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Federal prosecutors say Paul Alexander built a drug empire in Baltimore that generated more than $4 million in profits pushing cocaine, fentanyl and heroin in the city and its surrounding counties.
Federal prosecutors say Paul Alexander built a drug empire in Baltimore that generated more than $4 million in profits pushing cocaine, fentanyl and heroin in the city and its surrounding counties. (Baltimore Police Department)

A federal jury convicted Paul “Shorty” Alexander, 47, late Monday of conspiracy to distribute fentanyl in a drug ring that made millions of dollars.

The Anne Arundel County man dealt wholesale quantities of fentanyl around Baltimore and its suburbs, prosecutors say. Federal agents brought down Alexander, of Hanover, after an 11-month investigation and seized from him more than 10 kilograms of fentanyl and more than $4 million in cash.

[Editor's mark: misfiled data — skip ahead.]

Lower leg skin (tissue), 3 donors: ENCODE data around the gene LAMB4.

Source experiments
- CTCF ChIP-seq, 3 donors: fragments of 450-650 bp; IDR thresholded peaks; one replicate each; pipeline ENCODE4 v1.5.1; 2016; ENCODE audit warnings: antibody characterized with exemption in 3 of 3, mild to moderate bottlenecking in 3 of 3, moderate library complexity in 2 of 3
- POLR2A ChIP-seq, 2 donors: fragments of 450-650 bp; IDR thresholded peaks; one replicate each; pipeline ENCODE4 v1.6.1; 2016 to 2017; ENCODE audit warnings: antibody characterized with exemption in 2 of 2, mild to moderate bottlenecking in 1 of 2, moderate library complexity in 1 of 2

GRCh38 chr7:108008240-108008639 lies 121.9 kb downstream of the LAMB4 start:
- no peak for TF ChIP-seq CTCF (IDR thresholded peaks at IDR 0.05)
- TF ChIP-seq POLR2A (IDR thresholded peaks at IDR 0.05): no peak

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“More people die of opioid overdoses than murder in Maryland, while drug dealers spend their profits on luxury cars and jewelry,” said Robert Hur, the U.S. Attorney for Maryland. “Fentanyl dealers, like Paul Alexander, sell death and despair, and dealing in fentanyl increases their odds of federal prosecution."

Also known as David Paul Hayes, Alexander was convicted of federal gun charges, conspiracy to distribute and two counts of possessing fentanyl with the intent to distribute.

Prosecutors say authorities recovered a pistol with an extended magazine and bags filled with cash and expensive jewelry. They are asking the courts to force Alexander to forfeit his money, luxury cars, Rolex watches and diamond bracelets.

Alexander faces as much as life in federal prison. He’s scheduled for sentencing in January.

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